Feature Christmas 2015: Professional Considerations

British GPs keep going for longer: is the 12 second interruption history?

BMJ 2015; 351 doi: https://doi.org/10.1136/bmj.h6136 (Published 14 December 2015) Cite this as: BMJ 2015;351:h6136
  1. Avril Danczak, general practitioner, primary care medical educator1
  1. 1Health Education England North West; Central and South Manchester Specialty Training Programme for General Practice; Education and Research Centre, Wythenshawe Hospital, University Hospital of South Manchester NHS Foundation Trust, Southmoor Road, Manchester M23 9LT
  1. Correspondence to: A Danczak avril.danczak{at}btinternet.com

It is often quoted that doctors interrupt their patients after as little as 12 seconds—but this audit of consultations by British GPs shows otherwise

In 2014 Simon Stevens, NHS England chief executive, remarked at the Royal College of General Practitioners’ annual conference that doctors interrupt patients at the start of consultations, sometimes within 12 seconds.1 2 As a trainer, medical educator, and previous examiner for the video consultations component of the MRCGP qualification I have watched many routine consultations, and I don’t recognise the phenomenon of the “12 second interruption.”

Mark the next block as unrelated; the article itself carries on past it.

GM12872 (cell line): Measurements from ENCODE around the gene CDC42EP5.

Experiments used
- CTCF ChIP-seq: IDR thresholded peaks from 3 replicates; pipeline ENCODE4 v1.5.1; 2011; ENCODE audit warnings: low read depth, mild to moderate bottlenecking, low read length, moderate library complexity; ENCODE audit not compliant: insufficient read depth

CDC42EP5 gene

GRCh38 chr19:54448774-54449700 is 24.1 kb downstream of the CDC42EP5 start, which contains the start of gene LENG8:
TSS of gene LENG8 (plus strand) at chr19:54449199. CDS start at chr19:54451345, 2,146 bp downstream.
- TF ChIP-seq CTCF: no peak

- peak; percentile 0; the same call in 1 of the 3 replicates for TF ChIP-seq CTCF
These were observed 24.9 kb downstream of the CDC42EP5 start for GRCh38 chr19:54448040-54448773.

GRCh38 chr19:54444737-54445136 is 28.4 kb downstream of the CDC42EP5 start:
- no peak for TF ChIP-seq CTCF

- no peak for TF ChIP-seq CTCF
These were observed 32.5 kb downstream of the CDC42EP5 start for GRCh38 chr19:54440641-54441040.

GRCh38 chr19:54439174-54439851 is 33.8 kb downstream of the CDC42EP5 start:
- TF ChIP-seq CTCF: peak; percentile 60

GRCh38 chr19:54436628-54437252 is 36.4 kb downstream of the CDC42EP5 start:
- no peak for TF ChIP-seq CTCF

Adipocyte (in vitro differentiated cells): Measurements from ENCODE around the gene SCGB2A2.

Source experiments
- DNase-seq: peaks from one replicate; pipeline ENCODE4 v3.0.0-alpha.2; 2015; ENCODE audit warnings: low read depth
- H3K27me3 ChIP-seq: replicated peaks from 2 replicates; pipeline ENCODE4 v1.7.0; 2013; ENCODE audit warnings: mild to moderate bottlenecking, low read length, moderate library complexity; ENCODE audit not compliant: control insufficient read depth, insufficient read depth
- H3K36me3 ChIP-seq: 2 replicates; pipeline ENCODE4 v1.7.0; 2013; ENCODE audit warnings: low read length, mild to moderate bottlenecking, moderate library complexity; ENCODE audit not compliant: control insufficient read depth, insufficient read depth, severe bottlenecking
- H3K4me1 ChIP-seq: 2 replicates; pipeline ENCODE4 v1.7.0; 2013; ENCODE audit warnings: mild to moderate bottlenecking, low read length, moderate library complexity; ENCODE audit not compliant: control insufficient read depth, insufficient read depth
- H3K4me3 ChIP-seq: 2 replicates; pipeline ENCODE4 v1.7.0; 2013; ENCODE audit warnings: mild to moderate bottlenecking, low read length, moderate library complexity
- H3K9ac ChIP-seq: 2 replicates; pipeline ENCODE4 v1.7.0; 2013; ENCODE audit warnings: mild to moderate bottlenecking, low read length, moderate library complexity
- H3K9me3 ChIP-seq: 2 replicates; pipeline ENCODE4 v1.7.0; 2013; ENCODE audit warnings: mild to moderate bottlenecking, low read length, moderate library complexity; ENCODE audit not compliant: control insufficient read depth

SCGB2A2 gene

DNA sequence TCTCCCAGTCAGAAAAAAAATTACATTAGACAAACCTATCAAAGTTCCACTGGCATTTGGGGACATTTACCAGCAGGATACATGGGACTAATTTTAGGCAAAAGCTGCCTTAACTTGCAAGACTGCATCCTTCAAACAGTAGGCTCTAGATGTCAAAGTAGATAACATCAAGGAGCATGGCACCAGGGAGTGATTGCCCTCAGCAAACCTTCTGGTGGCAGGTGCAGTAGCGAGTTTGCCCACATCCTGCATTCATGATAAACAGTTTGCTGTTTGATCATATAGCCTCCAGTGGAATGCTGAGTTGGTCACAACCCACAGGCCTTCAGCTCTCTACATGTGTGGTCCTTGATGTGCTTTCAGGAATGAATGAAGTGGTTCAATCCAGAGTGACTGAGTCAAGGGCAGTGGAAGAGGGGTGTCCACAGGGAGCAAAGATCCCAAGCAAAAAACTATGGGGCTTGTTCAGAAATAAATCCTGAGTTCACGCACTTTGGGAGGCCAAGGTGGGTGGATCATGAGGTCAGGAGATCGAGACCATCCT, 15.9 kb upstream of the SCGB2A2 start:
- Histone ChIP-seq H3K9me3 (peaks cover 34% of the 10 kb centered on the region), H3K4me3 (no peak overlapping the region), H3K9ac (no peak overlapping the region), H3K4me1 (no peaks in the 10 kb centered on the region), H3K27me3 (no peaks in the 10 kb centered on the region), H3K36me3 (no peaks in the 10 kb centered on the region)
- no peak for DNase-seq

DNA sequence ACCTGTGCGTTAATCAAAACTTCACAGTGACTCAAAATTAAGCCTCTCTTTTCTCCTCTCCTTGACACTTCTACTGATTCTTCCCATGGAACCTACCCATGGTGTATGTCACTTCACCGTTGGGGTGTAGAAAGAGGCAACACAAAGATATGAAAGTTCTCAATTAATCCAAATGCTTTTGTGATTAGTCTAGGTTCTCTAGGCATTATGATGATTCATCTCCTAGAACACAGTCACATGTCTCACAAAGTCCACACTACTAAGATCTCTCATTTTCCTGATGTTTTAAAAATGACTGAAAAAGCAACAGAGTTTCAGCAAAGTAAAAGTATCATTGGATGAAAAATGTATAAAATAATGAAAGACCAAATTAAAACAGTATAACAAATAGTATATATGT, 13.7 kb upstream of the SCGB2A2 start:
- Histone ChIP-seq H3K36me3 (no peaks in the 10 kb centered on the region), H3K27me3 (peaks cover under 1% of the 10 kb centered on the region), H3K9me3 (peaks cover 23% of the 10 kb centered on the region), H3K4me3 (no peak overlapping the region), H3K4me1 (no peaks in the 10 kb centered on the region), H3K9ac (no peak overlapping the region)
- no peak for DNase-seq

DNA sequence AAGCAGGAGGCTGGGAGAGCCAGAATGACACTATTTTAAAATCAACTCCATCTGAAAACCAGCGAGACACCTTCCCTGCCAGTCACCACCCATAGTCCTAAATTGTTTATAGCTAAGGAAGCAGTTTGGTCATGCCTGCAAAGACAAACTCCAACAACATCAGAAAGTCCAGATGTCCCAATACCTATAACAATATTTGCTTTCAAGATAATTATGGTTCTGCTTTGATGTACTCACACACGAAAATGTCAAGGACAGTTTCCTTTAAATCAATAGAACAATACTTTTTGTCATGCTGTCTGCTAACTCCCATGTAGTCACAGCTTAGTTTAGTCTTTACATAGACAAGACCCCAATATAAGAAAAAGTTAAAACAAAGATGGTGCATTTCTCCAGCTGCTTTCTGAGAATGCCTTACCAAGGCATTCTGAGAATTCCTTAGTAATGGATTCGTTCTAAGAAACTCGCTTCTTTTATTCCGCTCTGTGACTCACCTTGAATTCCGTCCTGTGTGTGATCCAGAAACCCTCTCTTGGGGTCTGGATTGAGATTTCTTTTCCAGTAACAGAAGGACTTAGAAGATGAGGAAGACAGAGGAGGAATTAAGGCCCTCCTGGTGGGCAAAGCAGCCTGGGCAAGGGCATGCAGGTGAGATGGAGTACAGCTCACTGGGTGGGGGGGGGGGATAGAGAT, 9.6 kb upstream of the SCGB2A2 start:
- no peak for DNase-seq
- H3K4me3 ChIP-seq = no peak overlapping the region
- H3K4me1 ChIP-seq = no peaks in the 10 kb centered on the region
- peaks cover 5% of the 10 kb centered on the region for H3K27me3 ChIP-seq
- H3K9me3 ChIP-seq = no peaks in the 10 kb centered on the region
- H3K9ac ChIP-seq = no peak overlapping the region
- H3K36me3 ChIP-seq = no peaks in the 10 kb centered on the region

Delving further, I found that the 12 second interruption related to physicians in the United States, whereas the average time to interruption in Slovenia and Croatia was 28 seconds.3 In Israel the average was 26 seconds, although the median …

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